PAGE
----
Over 10 years exploring the mysteries of the Atacama Desert
Viewed from space, the Atacama Desert resembles a lunar landscape on our planet. This place, considered one of the most difficult on earth to inhabit, is where Explora took on the challenge of creating and administering northern Chile's largest Private Conservation Reserve, which in 2010 adopted the name Puritama Conservation Reserve.
Located less than 20 km from the Eduardo Avaroa National Andean Wildlife Reserve in Bolivia, the Puritama Reserve has the potential to form a small conservation corridor between the two countries. Its over 7,000 hectares are home to a wide range of plants formations and diverse wildlife.
One outstanding achievement for the Reserve was the excellent work by the environmental consultancy Flora & Fauna Chile, whose camera traps installed in Puritama managed to capture the first image of an Andean cat (Leopardus jacobita), an endangered species, in the Antofagasta Region. Ancient ancestral cultures revered the Andean cat, a feline slightly larger than a domestic cat, as the spirit of the mountain, protector of livestock or a water deity. The discovery of this species underscores the importance of conservation in this region and highlights the Reserve’s commitment to protecting wildlife diversity.
This finding’s utmost importance prompted Explora, the consultancy Flora & Fauna and the NGO Alianza Gato Andino (AGA, Andean Cat Alliance) to begin talks. The main initiative consisted in implementing a rigorous monitoring program for this species in the Puritama Reserve to identify the main areas where it lives. This ambitious project was begun in 2015 with the installation of around 20 camera traps. Monitoring is currently carried out in close collaboration between Explora and AGA, which have been working together for a total of 8 years.
But the road to success was not without obstacles during this time, as different adversities and financial challenges arose. Despite this, Explora’s firm commitment to conservation provided a solid financial base and strong support to continue the monitoring alongside the ongoing and persistent work by AGA members in the field.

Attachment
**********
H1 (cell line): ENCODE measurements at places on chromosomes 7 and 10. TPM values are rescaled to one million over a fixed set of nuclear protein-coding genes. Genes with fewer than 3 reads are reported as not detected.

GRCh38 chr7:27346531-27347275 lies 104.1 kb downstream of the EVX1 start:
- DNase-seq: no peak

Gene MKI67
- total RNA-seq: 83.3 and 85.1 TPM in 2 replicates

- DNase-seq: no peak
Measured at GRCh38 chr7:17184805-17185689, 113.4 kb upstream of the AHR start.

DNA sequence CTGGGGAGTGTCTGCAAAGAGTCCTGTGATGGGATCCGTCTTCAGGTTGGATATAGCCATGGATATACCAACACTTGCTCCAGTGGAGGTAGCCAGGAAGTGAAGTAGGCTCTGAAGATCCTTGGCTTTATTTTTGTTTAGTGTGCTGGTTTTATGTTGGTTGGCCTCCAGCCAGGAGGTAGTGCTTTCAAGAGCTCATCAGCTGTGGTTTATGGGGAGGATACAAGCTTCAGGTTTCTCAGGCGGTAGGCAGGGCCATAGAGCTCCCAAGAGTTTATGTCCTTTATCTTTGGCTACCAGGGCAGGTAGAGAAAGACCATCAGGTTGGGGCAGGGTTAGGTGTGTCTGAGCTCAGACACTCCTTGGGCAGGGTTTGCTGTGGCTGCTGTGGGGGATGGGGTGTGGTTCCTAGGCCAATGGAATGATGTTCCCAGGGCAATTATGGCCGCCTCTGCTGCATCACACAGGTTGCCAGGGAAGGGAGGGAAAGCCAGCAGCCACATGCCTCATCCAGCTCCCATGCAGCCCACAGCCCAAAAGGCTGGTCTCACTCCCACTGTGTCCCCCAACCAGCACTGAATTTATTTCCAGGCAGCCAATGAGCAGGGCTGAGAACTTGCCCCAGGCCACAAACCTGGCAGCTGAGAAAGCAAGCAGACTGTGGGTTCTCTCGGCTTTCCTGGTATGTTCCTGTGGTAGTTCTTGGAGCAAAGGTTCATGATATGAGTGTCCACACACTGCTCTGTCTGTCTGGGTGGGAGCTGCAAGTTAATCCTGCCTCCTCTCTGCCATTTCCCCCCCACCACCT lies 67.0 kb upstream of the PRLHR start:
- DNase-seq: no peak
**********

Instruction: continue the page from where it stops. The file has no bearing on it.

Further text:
The dedication and teamwork have paid off with extremely unique images. We have documented Colo colo cat (Leopardus colocolo) cubs, with one of them observed just a few days after birth as its mother carried it in her mouth. And we have been fortunate enough to be able to follow its growth with an image of the same cub five months later. In addition, over the last few years an Andean cat (Leopardus jacobita) cub and several puma (Puma concolor) cubs have been observed. They represent a positive indicator for ecosystem conservation, as they are evidence of the availability of shelter and food, in addition to active reproductive populations in the area.
In addition to these sightings, we have been fortunate enough to capture a video of an Andean cat (Leopardus jacobita) making vocalizations, yawning and marking some rocks with urine. Various rodent species have also been detected, including an abundant population of vizcachas (Lagidium viscacia), the Andean cat’s main prey, some white-bellied fat-tailed mouse opossums (Thylamys pallidior, small marsupials), lizards and many birds, such as the colorful mountain parakeets (Psilopsiagon aurifrons). The camera traps have provided a trove of data and remarkable images about this ecosystem.
However, efforts have not just been limited to the use of camera traps, as AGA has collected stool samples for genetic identification. To date, it has been confirmed that one of the samples collected in the Reserve belongs to an Andean cat (Leopardus jacobita), making a significant contribution to the genetic population analysis that AGA is carrying out as it allows estimating the relationships between the different Andean cat (Leopardus jacobita) populations in terms of their distribution and helps to improve conservation strategies for these different populations.
Taking our commitment to estimate this threatened feline’s population density a step further, a standardized methodology has been implemented that aims to identify both the right as well as left side of each cat, as all individuals have unique patterns. To achieve this, the camera traps were positioned in a grid that is adjusted to the Reserve’s area. In addition, two camera traps with higher image quality will be installed opposite each other in the most successful sighting points. This step is essential to achieving our goal of estimating the population density of these felines.
In many ways, this work that has been done over the years becomes a source of inspiration for other companies, institutions and society as a whole. It exemplifies how collaboration for conservation can overcome a wide range of challenges. It also highlights how nature tourism can have a powerful impact on conservation. In this sense, the partnership between Explora and AGA not only helps to raise visibility, but also serves as a paradigm of how to make responsible and committed tourism feasible.